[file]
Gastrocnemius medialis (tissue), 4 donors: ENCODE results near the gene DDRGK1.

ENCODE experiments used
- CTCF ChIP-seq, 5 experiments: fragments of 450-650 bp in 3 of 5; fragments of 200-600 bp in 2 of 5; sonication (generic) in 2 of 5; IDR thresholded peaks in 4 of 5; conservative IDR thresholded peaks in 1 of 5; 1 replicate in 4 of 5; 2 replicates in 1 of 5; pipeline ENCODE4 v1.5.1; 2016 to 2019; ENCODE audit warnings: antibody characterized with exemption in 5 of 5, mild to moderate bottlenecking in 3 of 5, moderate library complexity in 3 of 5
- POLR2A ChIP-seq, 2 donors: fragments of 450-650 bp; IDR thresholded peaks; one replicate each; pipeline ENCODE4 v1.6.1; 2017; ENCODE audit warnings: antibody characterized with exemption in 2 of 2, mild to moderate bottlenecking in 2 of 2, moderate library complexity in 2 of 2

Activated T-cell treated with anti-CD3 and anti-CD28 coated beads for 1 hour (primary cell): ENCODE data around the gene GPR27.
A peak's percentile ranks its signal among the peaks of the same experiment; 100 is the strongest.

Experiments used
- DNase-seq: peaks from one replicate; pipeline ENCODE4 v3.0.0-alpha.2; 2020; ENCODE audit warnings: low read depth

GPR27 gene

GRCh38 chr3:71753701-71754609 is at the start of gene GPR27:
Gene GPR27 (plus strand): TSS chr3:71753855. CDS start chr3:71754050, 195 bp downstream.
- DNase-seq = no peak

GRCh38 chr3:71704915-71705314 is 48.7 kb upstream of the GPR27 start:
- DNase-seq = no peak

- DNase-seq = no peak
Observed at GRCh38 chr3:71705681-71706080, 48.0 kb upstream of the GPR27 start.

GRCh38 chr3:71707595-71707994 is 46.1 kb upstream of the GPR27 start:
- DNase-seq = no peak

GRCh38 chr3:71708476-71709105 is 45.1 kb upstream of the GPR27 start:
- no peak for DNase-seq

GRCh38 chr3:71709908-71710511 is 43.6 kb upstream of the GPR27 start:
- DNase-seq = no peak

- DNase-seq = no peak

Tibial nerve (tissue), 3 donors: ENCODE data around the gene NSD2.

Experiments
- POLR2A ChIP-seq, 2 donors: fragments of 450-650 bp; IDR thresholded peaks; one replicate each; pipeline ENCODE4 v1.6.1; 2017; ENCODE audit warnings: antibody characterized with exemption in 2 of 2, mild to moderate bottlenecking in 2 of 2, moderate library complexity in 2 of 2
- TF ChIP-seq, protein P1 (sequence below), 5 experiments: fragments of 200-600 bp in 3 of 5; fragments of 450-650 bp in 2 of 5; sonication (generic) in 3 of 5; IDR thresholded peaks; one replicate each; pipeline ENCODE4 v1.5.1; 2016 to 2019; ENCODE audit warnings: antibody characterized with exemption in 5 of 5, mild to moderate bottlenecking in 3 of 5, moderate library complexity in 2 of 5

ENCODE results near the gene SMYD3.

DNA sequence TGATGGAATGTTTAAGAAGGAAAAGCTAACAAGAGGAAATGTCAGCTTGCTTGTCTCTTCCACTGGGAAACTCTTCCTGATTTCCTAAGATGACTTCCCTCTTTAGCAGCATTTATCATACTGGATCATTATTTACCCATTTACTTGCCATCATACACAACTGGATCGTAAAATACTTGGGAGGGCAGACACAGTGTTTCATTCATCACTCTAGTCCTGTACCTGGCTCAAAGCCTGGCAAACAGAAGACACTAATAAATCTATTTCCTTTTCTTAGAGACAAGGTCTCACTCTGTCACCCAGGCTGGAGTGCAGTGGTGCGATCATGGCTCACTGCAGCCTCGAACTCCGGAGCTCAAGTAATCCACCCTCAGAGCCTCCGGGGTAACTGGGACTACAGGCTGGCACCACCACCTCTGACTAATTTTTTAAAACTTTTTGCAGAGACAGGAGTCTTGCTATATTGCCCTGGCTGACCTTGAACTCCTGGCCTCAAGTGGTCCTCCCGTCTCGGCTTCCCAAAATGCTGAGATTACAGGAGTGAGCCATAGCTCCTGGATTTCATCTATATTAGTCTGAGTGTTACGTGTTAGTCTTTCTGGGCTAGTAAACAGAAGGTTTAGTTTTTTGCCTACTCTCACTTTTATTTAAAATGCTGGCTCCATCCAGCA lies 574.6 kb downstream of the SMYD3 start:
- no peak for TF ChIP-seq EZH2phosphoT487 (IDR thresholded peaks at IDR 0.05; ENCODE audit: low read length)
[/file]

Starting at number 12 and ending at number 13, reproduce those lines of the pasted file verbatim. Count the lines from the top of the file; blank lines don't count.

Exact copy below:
- DNase-seq = no peak

GRCh38 chr3:71704915-71705314 is 48.7 kb upstream of the GPR27 start: